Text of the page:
CNN Money reported some statistics -- just last year, there were 85,000 cosmetic breast enhancements. The only countries with higher breast enhancement numbers are the U.S, Brazil, Mexico, and Germany.
Some women are so desperate to receive breast enhancements that they are working with their doctors to purchase subpar models that are made with less care and safety in mind and are the wrong size. These subpar breast implants are not as safe as those from the U.S., reports state.
CNN Money reported that many women who have had mastectomies are being many times affected. Not only are they not able to receive implants but medical shortages are also affecting their well-being. Chemotherapy is monetarily out of their reach, as are prosthetics, which are not only expensive but scarce.
“It’s a culture of ‘I want to be more beautiful than you.’" That’s why even people who live in the slums get implants,” one surgeon related to the press. With the current shortages, even those with lots of money will make riskier decisions on their health. How strange to us it seems to think about demonstrations just last spring that featured signs speaking out against food shortages, currency devaluation and the rising price of breast implants.
*originally published on the now defunct Examiner.com
The perpetrators of a violent Philadelphia hate crime were tracked down via Twitter and Facebook, after photos and surveillance video of the suspects had been released, reported NBC Philadelphia, Sept. 17. Police were getting bombarded with communications regarding the suspects’ identities. Many tips were being passed along through social media websites such as Twitter and Facebook.
The release of the video and photos had aired the same day that a 10,000 dollar reward from a local restaurant had been offered to track down the suspects of the violent, and as BoingBoing reported, “savage” attack of a gay couple.
Reports state that the couple was beaten after being asked about their sexual orientation by some in a gang of 10-15 twenty-somethings. After the couple told the mob they were homosexual, men and women in the group proceeded to shout out lewd and degrading comments and to punch the couple, holding them down so they could not escape. The couple suffered blows to the head, face and body.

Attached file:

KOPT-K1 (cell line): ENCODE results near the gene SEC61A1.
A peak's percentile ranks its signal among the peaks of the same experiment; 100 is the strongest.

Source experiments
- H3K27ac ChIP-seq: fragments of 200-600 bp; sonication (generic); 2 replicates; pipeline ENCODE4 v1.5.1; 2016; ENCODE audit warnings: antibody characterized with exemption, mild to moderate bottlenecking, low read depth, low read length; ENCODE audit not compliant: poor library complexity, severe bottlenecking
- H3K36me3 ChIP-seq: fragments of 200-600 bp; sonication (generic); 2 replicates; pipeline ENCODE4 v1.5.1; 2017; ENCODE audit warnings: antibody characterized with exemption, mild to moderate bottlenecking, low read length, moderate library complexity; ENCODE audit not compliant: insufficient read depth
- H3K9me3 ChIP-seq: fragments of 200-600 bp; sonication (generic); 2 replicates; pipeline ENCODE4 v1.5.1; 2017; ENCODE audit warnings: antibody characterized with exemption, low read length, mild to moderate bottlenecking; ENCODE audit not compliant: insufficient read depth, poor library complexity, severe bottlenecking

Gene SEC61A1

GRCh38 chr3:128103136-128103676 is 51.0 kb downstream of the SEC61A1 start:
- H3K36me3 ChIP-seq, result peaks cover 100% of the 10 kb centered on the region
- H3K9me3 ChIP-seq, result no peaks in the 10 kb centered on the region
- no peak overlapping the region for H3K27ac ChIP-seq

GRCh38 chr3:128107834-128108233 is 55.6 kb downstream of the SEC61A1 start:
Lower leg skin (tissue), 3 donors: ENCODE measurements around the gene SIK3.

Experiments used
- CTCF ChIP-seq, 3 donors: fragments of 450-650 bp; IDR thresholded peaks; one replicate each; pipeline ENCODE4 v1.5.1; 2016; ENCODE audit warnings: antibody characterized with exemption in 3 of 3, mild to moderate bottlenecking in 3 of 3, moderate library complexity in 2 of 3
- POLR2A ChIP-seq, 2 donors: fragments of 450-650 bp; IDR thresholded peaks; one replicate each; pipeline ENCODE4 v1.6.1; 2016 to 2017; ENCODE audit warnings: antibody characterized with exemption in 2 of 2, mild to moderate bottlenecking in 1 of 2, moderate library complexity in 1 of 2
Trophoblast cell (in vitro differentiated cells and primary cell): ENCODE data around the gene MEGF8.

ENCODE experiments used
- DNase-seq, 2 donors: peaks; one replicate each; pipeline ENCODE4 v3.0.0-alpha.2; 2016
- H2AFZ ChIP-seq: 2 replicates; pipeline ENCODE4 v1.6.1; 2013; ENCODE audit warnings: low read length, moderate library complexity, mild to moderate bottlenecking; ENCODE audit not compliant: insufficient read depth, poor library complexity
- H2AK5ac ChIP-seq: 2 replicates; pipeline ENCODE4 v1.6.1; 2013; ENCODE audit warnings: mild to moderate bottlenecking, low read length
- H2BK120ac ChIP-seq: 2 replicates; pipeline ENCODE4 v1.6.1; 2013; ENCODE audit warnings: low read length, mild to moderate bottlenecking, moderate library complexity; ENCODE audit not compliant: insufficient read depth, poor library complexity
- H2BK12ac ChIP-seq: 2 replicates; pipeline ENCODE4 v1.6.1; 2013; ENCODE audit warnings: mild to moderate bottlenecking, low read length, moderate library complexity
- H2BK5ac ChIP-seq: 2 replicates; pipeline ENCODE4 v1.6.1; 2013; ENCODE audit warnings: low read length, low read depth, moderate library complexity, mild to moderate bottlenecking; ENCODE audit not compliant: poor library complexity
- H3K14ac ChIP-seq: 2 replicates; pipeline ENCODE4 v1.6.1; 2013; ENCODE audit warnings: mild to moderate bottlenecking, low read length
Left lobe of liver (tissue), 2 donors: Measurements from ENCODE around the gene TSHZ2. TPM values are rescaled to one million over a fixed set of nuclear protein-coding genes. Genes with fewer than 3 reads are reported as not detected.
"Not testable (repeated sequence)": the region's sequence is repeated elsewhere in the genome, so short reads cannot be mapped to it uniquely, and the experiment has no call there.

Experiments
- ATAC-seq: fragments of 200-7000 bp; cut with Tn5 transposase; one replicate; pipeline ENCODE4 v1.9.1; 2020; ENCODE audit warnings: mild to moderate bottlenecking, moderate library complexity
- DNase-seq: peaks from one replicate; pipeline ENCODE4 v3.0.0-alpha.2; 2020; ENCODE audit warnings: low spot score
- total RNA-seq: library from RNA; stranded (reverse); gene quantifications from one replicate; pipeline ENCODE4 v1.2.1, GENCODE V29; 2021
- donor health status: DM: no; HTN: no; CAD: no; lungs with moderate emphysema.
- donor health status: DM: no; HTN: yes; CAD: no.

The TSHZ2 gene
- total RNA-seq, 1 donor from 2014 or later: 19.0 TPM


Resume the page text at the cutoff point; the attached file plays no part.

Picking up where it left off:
The members of this group who committed said hate crime were described as “clean-cut, well-dressed” and “preppy-looking.” Someone from the group stole one of the victim’s bags which contained his wallet and cellphone.
When police arrived on the scene, the whole group took off running. After the event, police posted the security video of the incident on YouTube which was quickly picked up by a Twitter user named Greg Bennett. Bennett posted the video in his feed and then was later sent a photograph which he also posted. The photograph had come from an anonymous “friend of a friend of a friend,” who had responded to his video post.
There were hundreds of retweets as a result of Bennett’s posts. It seemed that the details were all in the clothes the people in the photograph were wearing. The surveillance video may have been fuzzy or grainy but the similarities were too many for them to be coincidences alone.
Within mere hours, the restaurant in the photograph had been identified by another Twitter user and then through Facebook’s advanced searches, Bennett checked to see if there were any check-ins to the restaurant. There were! There was also a lot of hate speech on some of those pages in regards to homosexuality.
Many of the suspects in question have been interrogated by police but none have been arrested, let alone charged. The suspects are reported to have found or are hiring lawyers.
Greg Bennett is not totally sure if his action and the action of others on social media has indeed solved the crime. He has, however, received credit for the deed from his local authorities.